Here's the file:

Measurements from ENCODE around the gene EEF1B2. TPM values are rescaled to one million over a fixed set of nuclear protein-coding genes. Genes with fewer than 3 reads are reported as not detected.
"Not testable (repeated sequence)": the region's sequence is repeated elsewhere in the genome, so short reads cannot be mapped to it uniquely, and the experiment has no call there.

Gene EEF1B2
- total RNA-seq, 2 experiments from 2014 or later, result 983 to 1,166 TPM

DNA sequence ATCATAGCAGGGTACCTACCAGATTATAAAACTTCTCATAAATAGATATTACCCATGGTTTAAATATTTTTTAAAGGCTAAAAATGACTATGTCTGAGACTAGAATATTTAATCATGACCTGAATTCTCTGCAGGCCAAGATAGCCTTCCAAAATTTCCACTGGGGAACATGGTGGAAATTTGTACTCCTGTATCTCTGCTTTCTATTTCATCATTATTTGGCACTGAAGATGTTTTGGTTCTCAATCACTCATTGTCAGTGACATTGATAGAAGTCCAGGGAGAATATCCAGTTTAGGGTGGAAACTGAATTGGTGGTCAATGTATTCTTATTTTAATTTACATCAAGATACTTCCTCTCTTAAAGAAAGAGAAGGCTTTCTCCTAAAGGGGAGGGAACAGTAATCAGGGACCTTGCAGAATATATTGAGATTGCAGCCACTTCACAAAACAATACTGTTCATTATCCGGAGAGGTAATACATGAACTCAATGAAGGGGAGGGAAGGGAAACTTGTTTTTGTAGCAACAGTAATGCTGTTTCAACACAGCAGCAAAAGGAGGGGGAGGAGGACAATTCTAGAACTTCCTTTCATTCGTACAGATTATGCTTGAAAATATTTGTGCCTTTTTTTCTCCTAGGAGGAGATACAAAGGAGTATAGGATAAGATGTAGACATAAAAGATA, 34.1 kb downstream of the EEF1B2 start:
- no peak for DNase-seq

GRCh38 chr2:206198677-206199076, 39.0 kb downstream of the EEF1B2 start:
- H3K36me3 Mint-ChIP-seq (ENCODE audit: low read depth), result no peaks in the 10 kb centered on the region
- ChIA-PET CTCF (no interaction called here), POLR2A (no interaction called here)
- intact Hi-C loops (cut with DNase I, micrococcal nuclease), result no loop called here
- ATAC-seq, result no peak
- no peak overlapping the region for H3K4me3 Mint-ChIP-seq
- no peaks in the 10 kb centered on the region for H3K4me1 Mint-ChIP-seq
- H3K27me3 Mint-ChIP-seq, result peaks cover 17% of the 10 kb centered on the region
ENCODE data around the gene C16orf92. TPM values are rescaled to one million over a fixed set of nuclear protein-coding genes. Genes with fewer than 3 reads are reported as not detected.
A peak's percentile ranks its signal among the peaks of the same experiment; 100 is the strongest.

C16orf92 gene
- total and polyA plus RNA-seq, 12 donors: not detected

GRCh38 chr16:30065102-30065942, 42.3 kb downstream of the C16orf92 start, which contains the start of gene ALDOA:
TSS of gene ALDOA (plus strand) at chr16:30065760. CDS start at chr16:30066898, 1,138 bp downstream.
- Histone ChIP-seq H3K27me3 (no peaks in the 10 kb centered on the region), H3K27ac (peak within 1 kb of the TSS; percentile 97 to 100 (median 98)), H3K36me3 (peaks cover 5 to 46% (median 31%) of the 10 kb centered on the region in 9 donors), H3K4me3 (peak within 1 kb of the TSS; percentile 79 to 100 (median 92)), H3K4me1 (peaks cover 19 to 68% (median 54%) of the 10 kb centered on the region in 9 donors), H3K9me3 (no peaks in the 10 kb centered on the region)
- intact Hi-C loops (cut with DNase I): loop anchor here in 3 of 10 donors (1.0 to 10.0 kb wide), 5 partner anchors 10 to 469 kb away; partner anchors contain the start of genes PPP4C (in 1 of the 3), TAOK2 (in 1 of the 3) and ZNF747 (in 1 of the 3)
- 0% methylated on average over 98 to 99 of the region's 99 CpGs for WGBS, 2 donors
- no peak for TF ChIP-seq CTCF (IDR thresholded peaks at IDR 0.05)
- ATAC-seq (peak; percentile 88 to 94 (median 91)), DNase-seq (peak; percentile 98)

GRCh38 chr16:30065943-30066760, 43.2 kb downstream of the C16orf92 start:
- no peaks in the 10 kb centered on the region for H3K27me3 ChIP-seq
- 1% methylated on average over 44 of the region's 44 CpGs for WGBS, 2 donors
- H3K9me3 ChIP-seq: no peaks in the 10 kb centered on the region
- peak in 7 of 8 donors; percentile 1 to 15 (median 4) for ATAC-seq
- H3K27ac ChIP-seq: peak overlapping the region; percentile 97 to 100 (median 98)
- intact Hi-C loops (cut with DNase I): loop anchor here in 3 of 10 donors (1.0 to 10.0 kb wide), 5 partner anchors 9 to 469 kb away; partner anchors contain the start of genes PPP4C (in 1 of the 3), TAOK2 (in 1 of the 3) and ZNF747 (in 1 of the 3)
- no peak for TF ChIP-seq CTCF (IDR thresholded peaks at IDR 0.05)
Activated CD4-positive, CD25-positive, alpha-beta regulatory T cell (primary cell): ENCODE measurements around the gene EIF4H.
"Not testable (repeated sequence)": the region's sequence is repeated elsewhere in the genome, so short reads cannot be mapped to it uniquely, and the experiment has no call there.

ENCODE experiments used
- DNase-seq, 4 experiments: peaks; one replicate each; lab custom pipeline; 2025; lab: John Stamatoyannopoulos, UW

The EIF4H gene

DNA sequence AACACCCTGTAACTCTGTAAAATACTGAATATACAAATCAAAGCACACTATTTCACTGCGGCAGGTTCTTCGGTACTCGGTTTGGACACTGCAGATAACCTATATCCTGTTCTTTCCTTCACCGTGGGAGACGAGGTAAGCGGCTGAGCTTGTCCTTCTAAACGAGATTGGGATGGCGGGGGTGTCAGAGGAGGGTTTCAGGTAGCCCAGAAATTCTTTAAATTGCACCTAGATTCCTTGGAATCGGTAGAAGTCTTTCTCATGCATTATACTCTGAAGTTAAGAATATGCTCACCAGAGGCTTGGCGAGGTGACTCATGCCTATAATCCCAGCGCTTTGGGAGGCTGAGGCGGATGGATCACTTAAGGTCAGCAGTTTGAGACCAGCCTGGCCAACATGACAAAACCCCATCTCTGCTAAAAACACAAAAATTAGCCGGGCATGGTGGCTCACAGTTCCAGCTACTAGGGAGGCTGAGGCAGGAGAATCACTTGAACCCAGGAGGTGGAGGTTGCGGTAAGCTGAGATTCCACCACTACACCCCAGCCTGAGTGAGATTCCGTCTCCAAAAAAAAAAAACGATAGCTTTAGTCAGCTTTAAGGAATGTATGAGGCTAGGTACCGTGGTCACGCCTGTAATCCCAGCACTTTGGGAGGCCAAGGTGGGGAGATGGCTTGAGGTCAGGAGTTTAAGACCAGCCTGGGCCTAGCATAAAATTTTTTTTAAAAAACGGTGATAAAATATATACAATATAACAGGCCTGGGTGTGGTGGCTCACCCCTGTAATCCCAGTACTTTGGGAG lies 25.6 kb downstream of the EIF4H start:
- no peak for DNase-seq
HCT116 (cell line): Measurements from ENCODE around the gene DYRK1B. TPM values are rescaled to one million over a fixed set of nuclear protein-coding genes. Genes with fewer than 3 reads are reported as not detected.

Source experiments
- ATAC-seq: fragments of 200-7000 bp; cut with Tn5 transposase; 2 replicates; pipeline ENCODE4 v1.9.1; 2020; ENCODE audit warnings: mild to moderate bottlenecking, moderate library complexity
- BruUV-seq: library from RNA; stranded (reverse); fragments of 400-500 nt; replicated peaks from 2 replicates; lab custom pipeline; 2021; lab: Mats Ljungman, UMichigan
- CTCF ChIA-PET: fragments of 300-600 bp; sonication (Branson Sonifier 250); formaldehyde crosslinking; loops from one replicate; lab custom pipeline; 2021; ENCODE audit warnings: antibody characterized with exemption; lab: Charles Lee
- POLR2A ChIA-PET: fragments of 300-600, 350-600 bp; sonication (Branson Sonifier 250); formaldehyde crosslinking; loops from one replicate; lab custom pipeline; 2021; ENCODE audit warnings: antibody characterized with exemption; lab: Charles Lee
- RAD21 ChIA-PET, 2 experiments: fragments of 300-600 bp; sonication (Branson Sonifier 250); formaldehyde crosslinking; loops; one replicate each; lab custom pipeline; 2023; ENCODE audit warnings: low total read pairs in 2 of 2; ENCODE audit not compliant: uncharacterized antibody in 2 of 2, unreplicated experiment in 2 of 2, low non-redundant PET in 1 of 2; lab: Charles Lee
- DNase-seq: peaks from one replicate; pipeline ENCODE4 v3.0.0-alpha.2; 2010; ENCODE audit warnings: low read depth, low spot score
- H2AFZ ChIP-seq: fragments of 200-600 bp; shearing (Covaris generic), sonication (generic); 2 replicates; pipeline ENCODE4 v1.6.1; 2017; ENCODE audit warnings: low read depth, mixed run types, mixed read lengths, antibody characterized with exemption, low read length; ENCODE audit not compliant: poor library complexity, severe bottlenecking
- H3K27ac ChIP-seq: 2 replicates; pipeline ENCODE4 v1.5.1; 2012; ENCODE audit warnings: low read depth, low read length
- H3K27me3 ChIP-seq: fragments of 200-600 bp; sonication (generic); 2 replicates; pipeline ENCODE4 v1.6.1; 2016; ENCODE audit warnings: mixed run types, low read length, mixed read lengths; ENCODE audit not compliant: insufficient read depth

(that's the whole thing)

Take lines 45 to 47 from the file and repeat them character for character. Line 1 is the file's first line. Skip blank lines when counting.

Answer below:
- CTCF ChIA-PET: fragments of 300-600 bp; sonication (Branson Sonifier 250); formaldehyde crosslinking; loops from one replicate; lab custom pipeline; 2021; ENCODE audit warnings: antibody characterized with exemption; lab: Charles Lee
- POLR2A ChIA-PET: fragments of 300-600, 350-600 bp; sonication (Branson Sonifier 250); formaldehyde crosslinking; loops from one replicate; lab custom pipeline; 2021; ENCODE audit warnings: antibody characterized with exemption; lab: Charles Lee
- RAD21 ChIA-PET, 2 experiments: fragments of 300-600 bp; sonication (Branson Sonifier 250); formaldehyde crosslinking; loops; one replicate each; lab custom pipeline; 2023; ENCODE audit warnings: low total read pairs in 2 of 2; ENCODE audit not compliant: uncharacterized antibody in 2 of 2, unreplicated experiment in 2 of 2, low non-redundant PET in 1 of 2; lab: Charles Lee